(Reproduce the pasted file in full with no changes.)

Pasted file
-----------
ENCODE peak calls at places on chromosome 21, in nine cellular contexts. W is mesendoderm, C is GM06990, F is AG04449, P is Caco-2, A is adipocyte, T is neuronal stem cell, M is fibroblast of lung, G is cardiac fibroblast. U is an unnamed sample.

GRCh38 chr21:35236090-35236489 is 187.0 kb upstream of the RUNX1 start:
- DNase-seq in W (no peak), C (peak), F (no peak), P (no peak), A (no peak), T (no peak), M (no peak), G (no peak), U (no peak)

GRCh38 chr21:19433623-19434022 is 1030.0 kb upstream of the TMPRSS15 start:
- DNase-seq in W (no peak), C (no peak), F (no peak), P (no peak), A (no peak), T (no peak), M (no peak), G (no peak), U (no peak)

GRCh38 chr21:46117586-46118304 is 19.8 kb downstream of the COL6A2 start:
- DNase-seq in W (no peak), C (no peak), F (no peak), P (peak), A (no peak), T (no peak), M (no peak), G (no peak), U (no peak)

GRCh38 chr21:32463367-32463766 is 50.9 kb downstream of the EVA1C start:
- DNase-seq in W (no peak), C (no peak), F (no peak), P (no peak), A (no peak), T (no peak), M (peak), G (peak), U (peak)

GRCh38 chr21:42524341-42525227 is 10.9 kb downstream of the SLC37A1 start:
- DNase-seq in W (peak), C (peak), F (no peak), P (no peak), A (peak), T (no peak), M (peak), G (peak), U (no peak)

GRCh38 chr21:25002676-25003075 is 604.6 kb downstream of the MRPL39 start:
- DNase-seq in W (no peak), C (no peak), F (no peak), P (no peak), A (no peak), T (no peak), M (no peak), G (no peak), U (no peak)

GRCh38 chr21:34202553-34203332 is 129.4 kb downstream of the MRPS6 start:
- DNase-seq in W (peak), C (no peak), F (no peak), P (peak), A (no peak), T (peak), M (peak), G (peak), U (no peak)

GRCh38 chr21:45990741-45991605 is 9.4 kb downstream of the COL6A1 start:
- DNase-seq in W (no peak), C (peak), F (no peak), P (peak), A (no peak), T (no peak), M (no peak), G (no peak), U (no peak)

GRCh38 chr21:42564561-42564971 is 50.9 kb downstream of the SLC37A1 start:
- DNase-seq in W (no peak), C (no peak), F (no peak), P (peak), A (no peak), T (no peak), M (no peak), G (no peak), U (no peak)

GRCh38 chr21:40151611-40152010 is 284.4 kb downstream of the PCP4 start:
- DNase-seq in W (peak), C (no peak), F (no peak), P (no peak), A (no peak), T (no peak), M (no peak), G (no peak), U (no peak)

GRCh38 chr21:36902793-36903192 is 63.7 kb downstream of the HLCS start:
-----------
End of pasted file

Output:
ENCODE peak calls at places on chromosome 21, in nine cellular contexts. W is mesendoderm, C is GM06990, F is AG04449, P is Caco-2, A is adipocyte, T is neuronal stem cell, M is fibroblast of lung, G is cardiac fibroblast. U is an unnamed sample.

GRCh38 chr21:35236090-35236489 is 187.0 kb upstream of the RUNX1 start:
- DNase-seq in W (no peak), C (peak), F (no peak), P (no peak), A (no peak), T (no peak), M (no peak), G (no peak), U (no peak)

GRCh38 chr21:19433623-19434022 is 1030.0 kb upstream of the TMPRSS15 start:
- DNase-seq in W (no peak), C (no peak), F (no peak), P (no peak), A (no peak), T (no peak), M (no peak), G (no peak), U (no peak)

GRCh38 chr21:46117586-46118304 is 19.8 kb downstream of the COL6A2 start:
- DNase-seq in W (no peak), C (no peak), F (no peak), P (peak), A (no peak), T (no peak), M (no peak), G (no peak), U (no peak)

GRCh38 chr21:32463367-32463766 is 50.9 kb downstream of the EVA1C start:
- DNase-seq in W (no peak), C (no peak), F (no peak), P (no peak), A (no peak), T (no peak), M (peak), G (peak), U (peak)

GRCh38 chr21:42524341-42525227 is 10.9 kb downstream of the SLC37A1 start:
- DNase-seq in W (peak), C (peak), F (no peak), P (no peak), A (peak), T (no peak), M (peak), G (peak), U (no peak)

GRCh38 chr21:25002676-25003075 is 604.6 kb downstream of the MRPL39 start:
- DNase-seq in W (no peak), C (no peak), F (no peak), P (no peak), A (no peak), T (no peak), M (no peak), G (no peak), U (no peak)

GRCh38 chr21:34202553-34203332 is 129.4 kb downstream of the MRPS6 start:
- DNase-seq in W (peak), C (no peak), F (no peak), P (peak), A (no peak), T (peak), M (peak), G (peak), U (no peak)

GRCh38 chr21:45990741-45991605 is 9.4 kb downstream of the COL6A1 start:
- DNase-seq in W (no peak), C (peak), F (no peak), P (peak), A (no peak), T (no peak), M (no peak), G (no peak), U (no peak)

GRCh38 chr21:42564561-42564971 is 50.9 kb downstream of the SLC37A1 start:
- DNase-seq in W (no peak), C (no peak), F (no peak), P (peak), A (no peak), T (no peak), M (no peak), G (no peak), U (no peak)

GRCh38 chr21:40151611-40152010 is 284.4 kb downstream of the PCP4 start:
- DNase-seq in W (peak), C (no peak), F (no peak), P (no peak), A (no peak), T (no peak), M (no peak), G (no peak), U (no peak)

GRCh38 chr21:36902793-36903192 is 63.7 kb downstream of the HLCS start: